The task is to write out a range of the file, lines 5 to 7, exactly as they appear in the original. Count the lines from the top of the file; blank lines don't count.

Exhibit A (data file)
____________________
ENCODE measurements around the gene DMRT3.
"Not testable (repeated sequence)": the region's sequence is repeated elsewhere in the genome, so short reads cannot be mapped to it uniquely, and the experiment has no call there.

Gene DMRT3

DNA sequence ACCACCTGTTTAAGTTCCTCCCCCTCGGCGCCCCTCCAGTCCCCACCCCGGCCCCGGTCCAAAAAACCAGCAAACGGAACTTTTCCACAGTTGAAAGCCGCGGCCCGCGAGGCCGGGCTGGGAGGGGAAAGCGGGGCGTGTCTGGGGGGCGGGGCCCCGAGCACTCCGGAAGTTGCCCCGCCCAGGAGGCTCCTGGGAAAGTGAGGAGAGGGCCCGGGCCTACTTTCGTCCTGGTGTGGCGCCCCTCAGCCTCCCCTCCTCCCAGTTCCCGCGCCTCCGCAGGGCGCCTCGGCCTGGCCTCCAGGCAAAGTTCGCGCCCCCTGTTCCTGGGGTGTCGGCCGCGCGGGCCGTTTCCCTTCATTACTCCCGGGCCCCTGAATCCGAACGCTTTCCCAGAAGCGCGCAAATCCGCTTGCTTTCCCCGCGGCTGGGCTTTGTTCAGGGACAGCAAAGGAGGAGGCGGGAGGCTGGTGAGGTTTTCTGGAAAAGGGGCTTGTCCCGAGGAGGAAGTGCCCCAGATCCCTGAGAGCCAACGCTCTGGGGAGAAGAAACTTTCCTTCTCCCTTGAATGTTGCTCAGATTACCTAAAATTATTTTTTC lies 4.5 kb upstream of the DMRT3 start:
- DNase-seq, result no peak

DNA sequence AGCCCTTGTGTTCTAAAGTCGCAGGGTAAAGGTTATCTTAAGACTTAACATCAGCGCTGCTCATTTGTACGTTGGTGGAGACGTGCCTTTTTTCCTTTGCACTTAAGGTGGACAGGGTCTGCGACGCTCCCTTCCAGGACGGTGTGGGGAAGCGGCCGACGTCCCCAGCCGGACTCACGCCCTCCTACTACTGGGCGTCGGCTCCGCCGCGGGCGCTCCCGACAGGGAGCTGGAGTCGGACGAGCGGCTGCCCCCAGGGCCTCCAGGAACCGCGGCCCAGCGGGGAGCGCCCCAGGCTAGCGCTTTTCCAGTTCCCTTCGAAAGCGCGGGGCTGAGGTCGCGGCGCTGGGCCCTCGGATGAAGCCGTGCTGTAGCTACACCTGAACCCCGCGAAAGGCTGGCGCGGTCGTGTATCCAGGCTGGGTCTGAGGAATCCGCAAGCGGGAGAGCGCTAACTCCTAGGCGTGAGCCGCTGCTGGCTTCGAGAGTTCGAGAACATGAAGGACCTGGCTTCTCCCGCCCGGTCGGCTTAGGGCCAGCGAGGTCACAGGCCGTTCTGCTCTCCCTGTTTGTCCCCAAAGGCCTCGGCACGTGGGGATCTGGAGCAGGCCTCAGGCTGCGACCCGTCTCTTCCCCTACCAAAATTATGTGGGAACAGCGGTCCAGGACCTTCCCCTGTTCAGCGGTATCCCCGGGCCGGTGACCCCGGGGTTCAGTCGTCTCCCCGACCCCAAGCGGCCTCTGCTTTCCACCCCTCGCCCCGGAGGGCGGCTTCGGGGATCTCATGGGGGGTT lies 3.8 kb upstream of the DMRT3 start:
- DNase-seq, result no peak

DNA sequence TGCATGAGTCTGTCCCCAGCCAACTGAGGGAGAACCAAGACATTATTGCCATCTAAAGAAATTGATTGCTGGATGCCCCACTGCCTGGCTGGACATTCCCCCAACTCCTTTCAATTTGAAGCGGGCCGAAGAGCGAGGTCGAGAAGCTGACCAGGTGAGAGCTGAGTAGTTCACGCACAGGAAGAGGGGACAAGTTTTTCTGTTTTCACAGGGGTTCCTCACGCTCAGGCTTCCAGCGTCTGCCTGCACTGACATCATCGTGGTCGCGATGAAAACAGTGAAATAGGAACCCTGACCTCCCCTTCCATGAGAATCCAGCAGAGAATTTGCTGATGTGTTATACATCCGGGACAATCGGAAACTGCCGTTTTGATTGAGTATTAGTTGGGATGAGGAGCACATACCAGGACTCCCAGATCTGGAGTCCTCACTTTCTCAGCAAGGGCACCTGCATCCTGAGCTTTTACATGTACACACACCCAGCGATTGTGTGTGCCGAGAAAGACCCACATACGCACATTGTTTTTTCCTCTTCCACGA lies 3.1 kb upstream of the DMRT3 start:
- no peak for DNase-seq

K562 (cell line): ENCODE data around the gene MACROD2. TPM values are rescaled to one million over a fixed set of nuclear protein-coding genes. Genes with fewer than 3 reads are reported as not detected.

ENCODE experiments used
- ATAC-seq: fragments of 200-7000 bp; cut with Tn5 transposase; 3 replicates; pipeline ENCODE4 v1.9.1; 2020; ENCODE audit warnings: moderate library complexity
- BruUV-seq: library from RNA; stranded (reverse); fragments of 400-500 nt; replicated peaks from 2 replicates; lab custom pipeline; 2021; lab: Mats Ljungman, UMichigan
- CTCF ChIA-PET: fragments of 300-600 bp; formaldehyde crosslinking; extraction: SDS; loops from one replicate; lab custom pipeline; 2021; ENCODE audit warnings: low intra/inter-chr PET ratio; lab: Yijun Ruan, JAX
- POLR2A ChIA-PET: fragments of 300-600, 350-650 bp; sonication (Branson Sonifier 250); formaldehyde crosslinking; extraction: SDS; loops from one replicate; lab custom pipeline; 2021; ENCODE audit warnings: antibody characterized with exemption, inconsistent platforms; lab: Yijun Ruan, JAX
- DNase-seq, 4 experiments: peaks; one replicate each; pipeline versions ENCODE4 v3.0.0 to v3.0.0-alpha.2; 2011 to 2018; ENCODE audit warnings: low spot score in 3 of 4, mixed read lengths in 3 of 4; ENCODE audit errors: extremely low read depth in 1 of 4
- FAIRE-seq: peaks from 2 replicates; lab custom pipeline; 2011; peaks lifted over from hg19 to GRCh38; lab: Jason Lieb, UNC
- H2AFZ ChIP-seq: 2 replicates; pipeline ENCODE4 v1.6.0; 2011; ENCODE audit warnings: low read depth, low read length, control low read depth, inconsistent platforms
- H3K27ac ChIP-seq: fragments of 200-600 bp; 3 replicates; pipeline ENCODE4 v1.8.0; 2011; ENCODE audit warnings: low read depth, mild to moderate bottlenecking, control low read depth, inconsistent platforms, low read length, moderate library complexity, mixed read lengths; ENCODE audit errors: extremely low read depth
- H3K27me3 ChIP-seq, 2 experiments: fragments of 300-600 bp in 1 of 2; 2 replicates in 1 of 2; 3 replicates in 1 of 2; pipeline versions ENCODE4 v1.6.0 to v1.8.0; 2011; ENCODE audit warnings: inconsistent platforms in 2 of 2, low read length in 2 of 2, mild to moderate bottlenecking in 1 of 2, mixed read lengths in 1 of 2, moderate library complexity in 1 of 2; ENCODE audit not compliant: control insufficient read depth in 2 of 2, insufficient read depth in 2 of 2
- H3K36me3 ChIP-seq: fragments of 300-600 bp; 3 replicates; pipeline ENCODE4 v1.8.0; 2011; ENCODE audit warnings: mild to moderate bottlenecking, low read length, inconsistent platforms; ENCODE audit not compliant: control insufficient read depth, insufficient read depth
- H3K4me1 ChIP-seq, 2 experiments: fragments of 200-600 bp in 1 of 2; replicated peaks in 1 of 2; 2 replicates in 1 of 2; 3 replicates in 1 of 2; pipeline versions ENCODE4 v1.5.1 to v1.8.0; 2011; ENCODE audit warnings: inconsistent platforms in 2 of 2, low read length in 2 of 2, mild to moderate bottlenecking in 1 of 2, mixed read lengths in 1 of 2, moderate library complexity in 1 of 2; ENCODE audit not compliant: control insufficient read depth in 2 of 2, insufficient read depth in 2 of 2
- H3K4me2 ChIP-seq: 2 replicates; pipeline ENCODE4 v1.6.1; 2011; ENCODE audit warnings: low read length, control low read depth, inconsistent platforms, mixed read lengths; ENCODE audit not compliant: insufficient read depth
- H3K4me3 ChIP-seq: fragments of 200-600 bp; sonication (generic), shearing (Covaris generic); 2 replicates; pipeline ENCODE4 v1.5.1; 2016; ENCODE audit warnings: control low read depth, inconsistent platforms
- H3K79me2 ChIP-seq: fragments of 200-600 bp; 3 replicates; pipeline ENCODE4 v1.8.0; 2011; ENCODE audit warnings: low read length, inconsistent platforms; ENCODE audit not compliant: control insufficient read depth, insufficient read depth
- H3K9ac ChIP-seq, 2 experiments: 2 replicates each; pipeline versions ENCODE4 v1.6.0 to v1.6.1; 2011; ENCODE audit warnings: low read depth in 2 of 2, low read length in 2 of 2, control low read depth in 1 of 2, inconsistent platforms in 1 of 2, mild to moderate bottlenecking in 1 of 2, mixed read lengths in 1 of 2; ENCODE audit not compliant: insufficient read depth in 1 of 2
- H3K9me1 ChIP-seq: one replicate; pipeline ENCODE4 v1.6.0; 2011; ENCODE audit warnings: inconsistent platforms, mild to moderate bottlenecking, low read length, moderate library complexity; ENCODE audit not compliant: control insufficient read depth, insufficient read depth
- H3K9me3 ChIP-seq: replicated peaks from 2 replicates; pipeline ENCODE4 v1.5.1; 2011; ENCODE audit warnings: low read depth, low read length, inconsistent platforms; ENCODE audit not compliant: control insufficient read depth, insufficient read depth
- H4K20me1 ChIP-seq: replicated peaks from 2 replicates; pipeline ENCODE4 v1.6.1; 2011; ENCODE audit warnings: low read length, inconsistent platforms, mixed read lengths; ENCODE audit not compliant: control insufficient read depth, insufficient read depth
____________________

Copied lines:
- DNase-seq, result no peak

DNA sequence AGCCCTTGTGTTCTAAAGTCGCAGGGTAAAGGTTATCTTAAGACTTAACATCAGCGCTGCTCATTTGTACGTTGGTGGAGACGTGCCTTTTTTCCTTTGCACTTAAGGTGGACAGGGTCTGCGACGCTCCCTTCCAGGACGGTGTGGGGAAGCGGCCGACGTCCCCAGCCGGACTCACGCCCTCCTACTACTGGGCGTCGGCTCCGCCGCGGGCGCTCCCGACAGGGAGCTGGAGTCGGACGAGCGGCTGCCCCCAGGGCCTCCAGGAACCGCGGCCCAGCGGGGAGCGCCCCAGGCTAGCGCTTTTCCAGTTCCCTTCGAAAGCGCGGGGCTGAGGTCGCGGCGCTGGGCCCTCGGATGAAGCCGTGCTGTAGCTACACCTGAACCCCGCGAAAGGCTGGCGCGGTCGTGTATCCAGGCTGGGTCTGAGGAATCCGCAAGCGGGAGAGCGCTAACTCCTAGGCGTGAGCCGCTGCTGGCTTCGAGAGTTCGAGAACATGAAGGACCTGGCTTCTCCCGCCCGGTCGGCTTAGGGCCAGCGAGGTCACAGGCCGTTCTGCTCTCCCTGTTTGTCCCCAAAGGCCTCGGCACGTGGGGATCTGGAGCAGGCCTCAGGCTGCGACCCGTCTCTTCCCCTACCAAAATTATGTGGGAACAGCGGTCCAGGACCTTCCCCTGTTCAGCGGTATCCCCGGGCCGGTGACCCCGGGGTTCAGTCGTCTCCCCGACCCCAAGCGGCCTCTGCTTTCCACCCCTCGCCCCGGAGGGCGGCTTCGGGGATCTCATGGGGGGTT lies 3.8 kb upstream of the DMRT3 start:
- DNase-seq, result no peak